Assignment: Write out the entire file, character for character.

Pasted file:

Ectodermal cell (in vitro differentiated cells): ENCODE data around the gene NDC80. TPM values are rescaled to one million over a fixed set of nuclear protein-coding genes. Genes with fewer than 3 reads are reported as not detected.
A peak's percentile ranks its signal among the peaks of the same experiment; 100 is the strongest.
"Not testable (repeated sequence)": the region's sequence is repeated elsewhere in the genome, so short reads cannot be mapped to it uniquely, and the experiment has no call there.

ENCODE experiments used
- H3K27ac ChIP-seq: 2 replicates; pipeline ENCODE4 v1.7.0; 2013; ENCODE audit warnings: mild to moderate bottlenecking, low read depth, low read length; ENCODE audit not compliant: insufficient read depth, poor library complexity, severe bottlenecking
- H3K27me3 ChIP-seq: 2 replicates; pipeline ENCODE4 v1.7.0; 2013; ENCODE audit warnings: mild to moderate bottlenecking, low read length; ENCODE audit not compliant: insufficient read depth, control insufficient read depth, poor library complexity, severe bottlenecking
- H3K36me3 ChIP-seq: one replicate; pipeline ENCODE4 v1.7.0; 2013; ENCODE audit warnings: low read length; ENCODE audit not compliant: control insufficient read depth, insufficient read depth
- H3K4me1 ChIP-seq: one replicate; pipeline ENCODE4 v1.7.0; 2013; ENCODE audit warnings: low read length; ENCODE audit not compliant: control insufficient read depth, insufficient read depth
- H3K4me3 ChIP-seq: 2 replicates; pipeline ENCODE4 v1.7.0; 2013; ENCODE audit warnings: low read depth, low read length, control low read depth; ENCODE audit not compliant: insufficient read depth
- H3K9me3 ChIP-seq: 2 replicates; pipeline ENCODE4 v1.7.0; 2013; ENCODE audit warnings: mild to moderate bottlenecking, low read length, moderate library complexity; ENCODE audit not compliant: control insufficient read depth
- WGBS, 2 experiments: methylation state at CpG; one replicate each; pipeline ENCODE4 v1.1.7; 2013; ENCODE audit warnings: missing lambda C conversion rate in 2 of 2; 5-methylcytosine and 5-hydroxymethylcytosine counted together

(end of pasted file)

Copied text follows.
Ectodermal cell (in vitro differentiated cells): ENCODE data around the gene NDC80. TPM values are rescaled to one million over a fixed set of nuclear protein-coding genes. Genes with fewer than 3 reads are reported as not detected.
A peak's percentile ranks its signal among the peaks of the same experiment; 100 is the strongest.
"Not testable (repeated sequence)": the region's sequence is repeated elsewhere in the genome, so short reads cannot be mapped to it uniquely, and the experiment has no call there.

ENCODE experiments used
- H3K27ac ChIP-seq: 2 replicates; pipeline ENCODE4 v1.7.0; 2013; ENCODE audit warnings: mild to moderate bottlenecking, low read depth, low read length; ENCODE audit not compliant: insufficient read depth, poor library complexity, severe bottlenecking
- H3K27me3 ChIP-seq: 2 replicates; pipeline ENCODE4 v1.7.0; 2013; ENCODE audit warnings: mild to moderate bottlenecking, low read length; ENCODE audit not compliant: insufficient read depth, control insufficient read depth, poor library complexity, severe bottlenecking
- H3K36me3 ChIP-seq: one replicate; pipeline ENCODE4 v1.7.0; 2013; ENCODE audit warnings: low read length; ENCODE audit not compliant: control insufficient read depth, insufficient read depth
- H3K4me1 ChIP-seq: one replicate; pipeline ENCODE4 v1.7.0; 2013; ENCODE audit warnings: low read length; ENCODE audit not compliant: control insufficient read depth, insufficient read depth
- H3K4me3 ChIP-seq: 2 replicates; pipeline ENCODE4 v1.7.0; 2013; ENCODE audit warnings: low read depth, low read length, control low read depth; ENCODE audit not compliant: insufficient read depth
- H3K9me3 ChIP-seq: 2 replicates; pipeline ENCODE4 v1.7.0; 2013; ENCODE audit warnings: mild to moderate bottlenecking, low read length, moderate library complexity; ENCODE audit not compliant: control insufficient read depth
- WGBS, 2 experiments: methylation state at CpG; one replicate each; pipeline ENCODE4 v1.1.7; 2013; ENCODE audit warnings: missing lambda C conversion rate in 2 of 2; 5-methylcytosine and 5-hydroxymethylcytosine counted together